# Boundary conditions of an elastic bar

I was following some online lecture relating to an elastic bar with length $L$ that obey the differential equation $\displaystyle \frac{d^{2}u}{dx^{2}} = f(x)$, where $f(x)$ is its own weight or some load. The professor during that online lecture states that $u(0)=0$, $u(L)= 0$ as a boundary condition if the bar is fixed on both ends (this part I got it). But if one end is free then boundary conditions will change to $u''(x) = f(x)$ and $\displaystyle \frac{du(0)}{dx} = 0$ (?). Anyone could tell me why is that the case? How come boundary conditions changes from $u(0)=u(L)=0$ fixed end to $u’(0) = 0 = u(L)$ free end? Thank you!

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At a free end there can be no force imparted. You also need to distinguish between a supported end and a fixed end. A supported end forces the end to stay in position, so $u=0$, but $u'$ can be non-zero. A fixed end forces the end to stay in position and the bar does not bend, so $u=0, u'=0$. As a free end may move, you may have $u \neq 0$, but as there is no force you must have $u''=0$. $u'$ at a free end is set by the other conditions and can be non-zero (think of a bar with one end fixed and horizontal and the other end free-it will sag, so $u'$ is non-zero at the free end). The two ends of the bar may have different conditions, so apply the correct one at $0$ and $L$.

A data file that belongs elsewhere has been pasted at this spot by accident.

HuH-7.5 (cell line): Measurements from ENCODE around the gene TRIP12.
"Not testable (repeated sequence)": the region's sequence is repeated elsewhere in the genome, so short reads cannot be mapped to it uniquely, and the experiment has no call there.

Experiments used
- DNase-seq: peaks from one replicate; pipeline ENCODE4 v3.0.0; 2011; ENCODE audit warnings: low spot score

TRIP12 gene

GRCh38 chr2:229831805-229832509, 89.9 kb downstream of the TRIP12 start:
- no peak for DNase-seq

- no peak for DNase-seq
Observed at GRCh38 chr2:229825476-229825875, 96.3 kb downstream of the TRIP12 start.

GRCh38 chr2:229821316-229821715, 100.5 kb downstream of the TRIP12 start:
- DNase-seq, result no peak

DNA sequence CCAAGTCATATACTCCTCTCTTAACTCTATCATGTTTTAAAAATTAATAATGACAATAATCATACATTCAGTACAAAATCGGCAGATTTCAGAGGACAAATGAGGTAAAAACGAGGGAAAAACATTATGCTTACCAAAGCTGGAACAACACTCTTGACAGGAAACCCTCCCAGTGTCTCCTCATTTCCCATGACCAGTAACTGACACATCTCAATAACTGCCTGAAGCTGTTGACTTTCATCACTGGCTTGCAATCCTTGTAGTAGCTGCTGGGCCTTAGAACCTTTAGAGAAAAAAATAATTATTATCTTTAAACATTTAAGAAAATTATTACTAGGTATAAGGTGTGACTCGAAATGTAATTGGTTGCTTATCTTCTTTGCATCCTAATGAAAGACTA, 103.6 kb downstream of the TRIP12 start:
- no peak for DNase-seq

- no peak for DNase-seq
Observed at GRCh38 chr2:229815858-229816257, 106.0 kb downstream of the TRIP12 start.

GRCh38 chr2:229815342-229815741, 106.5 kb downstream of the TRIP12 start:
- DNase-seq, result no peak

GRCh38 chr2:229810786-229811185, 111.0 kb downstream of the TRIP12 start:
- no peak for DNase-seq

The primes are $\frac {d}{dx}$, not $\frac {d}{dt}$. $u'$ is the slope. A bar simply supported at the ends will sag in the middle, so $u'(0) \lt 0, u'(\frac{L}{2})=2, u'(L) \gt 0$. A bar fixed at the zero end and free at $L$ will have $u'(0)=0$ because of the boundary condition, but $u' \lt 0$ for all other points. $u''$ is the bend in the bar. – Ross Millikan May 24 '11 at 17:27
@Heber: good question. It is a typo an you are right $u'(L/2)=0$ in that case. – Ross Millikan May 24 '11 at 22:26